You have to properly clear the room before getting to a checkpoint. After that, you go clear another room, filled with another combat with multiple, overlaying waves of enemies appearing.
It’s relentless, it never stops being like that, whether you be shooting humans or monsters.
I Have The Power
Thankfully your weapons and skills are also ridiculously powerful. As the Devastator, I am basically a walking tank, with not only extra armour, but also an ability to form into a rock-solid golem that soaks up more damage away from the team. I can also leap into the air and ground pound enemy groups. It’s an effective AOE damage dealing skill, but also, I can be a mobile, flying tank.
What a satisfying power fantasy it is, mowing down dozens of mobs with a clean one press of a button. Though be warned, most of the difficulty in encounters lies from the game trying to overwhelm you with ridiculous enemy numbers. A lot of the enemies are functionally the same, even some of the Elite enemies have similar movesets. Though you’ll see more (annoying) variance of enemy movesets near the endgame.
But, there are ways Outriders make the game not be a “hit a skill to win” kind of game.
Outriders has a world tier system you have access to it very early on. Essentially, it’s a difficulty select. You can totally play the game on normal or easy if you just want to finish the game. It’s okay, there’s nothing wrong with playing on easier difficulties.
But you can also play on the higher world tiers where enemies are a couple of levels higher than you. The reward for doing so? Better loot, and better loot drop chances.
Eventually, you’ll find a point where you can’t just power through these encounters- your health and damage output is severely limited in higher world tiers. And if you die repeatedly here, the game kindly reminds you that world tiers can be lowered. (i.e. the modern equivalent of “easy mode is now selectable”)
But at higher world tiers, you are able to equip higher level loot similar to the levels of the enemies. And this is where the depth of the RPG system shines.
Modding And Crafting
Outriders has a mods system where you can add different perks to loot with blue rarity and higher. This ranges from tweaks to the skills you have to nice passives.
The mods are diverse and have a lot of nice synergies that you can discover and make a build of. For example, as a Devastator, I’ve been spending my class points on the middle tree for armour and tanking abilities.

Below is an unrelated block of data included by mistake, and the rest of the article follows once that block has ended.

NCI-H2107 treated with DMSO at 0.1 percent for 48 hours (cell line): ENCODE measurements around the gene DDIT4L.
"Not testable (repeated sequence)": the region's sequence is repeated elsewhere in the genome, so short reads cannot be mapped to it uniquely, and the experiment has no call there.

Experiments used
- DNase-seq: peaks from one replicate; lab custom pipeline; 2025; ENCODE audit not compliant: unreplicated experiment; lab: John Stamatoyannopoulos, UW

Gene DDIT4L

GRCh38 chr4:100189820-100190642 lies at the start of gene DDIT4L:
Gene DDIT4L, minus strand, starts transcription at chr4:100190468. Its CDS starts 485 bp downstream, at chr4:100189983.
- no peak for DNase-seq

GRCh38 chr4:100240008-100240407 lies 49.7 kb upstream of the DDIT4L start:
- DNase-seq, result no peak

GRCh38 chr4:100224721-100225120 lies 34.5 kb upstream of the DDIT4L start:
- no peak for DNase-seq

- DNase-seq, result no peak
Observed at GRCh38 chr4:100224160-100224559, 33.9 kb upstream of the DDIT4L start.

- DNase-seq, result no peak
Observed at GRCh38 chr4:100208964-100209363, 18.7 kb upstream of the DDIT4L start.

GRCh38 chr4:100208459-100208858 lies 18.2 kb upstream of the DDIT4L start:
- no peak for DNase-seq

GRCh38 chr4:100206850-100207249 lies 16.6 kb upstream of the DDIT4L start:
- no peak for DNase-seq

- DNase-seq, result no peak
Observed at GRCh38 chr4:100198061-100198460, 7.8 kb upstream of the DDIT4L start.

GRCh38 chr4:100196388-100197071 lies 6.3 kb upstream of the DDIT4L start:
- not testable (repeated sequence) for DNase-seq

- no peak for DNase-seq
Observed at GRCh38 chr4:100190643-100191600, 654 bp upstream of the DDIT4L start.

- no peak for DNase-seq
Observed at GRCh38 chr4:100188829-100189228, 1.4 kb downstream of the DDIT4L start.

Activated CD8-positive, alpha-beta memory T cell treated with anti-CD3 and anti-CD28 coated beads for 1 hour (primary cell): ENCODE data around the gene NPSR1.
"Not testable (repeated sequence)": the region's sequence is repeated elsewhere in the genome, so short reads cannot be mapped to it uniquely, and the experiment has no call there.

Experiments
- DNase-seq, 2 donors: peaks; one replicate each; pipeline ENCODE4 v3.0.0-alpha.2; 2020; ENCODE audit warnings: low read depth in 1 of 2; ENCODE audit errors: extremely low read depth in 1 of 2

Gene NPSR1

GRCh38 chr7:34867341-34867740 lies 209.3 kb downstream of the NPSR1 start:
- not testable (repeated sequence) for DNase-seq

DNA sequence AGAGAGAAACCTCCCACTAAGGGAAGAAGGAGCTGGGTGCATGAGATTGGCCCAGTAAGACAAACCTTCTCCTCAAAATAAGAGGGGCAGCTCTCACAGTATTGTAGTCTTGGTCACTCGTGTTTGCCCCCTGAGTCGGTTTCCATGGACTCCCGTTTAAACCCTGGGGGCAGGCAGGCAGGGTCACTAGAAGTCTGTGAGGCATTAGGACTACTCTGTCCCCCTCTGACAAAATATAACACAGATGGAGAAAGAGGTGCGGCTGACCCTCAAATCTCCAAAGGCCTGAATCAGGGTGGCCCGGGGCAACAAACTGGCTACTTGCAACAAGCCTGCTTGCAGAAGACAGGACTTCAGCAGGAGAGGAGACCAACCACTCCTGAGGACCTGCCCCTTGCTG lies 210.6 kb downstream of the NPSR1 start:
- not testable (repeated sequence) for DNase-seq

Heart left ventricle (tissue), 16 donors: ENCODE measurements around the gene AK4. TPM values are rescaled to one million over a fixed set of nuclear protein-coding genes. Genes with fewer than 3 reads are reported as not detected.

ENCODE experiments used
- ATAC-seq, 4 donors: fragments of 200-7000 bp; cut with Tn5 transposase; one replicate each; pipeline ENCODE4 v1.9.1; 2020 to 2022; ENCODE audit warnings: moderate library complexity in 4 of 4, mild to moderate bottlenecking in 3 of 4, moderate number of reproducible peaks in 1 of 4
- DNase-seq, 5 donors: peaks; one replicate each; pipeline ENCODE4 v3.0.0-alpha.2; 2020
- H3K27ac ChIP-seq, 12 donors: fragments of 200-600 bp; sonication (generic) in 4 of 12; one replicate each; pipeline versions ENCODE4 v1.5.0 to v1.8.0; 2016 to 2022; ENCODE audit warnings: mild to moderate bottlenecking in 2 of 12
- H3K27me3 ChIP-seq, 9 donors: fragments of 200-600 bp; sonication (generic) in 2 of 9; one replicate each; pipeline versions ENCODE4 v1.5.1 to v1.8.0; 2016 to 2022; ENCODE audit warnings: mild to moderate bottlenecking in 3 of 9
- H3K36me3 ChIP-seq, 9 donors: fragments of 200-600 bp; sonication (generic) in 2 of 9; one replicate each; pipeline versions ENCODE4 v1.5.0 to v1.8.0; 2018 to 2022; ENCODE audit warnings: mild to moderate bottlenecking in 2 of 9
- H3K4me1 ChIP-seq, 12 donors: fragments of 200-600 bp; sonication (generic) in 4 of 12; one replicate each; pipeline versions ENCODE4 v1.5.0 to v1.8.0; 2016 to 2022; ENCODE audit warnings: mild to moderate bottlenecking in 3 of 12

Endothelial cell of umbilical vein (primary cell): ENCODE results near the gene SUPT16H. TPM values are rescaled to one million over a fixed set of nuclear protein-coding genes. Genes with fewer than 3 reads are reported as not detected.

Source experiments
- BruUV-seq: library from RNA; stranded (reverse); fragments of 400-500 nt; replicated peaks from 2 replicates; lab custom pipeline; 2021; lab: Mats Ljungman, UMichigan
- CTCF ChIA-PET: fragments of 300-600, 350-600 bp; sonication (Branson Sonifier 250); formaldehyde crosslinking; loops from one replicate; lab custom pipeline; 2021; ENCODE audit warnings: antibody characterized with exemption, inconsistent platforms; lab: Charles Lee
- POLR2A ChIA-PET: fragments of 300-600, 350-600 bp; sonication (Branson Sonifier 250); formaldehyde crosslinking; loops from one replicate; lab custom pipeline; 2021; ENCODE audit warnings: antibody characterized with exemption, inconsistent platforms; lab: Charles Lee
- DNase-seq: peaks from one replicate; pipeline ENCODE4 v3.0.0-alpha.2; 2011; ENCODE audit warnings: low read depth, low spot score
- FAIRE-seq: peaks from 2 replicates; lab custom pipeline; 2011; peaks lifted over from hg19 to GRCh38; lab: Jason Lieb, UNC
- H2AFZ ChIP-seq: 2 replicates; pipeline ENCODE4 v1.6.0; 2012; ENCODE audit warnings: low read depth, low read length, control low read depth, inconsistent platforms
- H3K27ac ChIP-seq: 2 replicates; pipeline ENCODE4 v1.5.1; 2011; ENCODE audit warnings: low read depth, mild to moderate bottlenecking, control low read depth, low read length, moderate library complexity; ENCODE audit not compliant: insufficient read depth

But now I’m lacking in firepower. So there’s a mod called that boosts weapon damage in proportion to health regen. And so I took up some health regen class abilities in the class ability tree.
On that tree, there’s also a class ability that boosts weapon damage in proportion to how many health regen abilities I picked in the tree.
Now not only I have a passive health regen, but also two sources of firepower boosts. I can confidently go into a crowd and fire shotgun rounds knowing that they’ll be dead in one or two shots. And if the kills don’t come fast enough, the health regen should keep me alive enough to back out from the fray.
The RPG mechanics really goes far, and one of the most satisfying I’ve encountered in a looter-shooter. There’s so much room to play around and customise I don’t mind if the loot doesn’t look good on my character. This is one simple example (and likely not an optimal one), but if you love messing around with numbers and stats like an RPG should, Outriders will make you happy.
The game also says it’s okay to not throw away outdated loot when a new shiny one arrives. Like the gun (or gear) you’ve been using but you just levelled up? Go to the crafting screen and level the gear up (and keeping it relevant for longer) using crafting materials.
In other words: like that gun or gear? You can keep it and upgrade it.
It’s probably not a wise investment to keep upgrading this way, but should you really want to use that one gun for one more level like a rare gold Legendary, you can do in this game. It’s a much-needed feature we’ve been missing in looter-shooters.
But for the farmers and dedicated players out there, you can still grind for god roll drops, as you should be able to in any good looter-shooter.
On that note, legendary drops are really, properly rare (though there are side-quests and encounters that guarantees a drop). And when you get them, what makes them rare is only the mods- which you can keep into your own library of mods and install to other gear when you dismantle them.
Outriders has a similar system to The Division 2 where you can keep the perks of weapons and gear you dismantle and also improve on the attributes. But it’s more streamlined (it only has a handful of resources that’s easy to keep track of) and can be engaged from early on in the game- not wait until the endgame.
The mods and crafting system in Outriders, paired with the interesting classes you can play each with different skills and skill trees, truly lives up to its RPG mantle. And you don’t have to wait for the endgame before these systems come into play. The game’s already good before the endgame as a result.
Outriders main story can be completed under 20 hours if you beeline it (and don’t subject yourself to the hell of higher world tiers), or even shorter. I’ve definitely took my time and did half of the available sidequests before the credits rolled and that stretched out to 30 hours of playtime.
I’ve mostly played solo, but you can also team with two other friends or random players for 3-player co-op. It has cross-play too with all platforms. It’s definitely a different experience when you get a full squad to combo your builds and powers with, but it’s still as fun for solo-only players.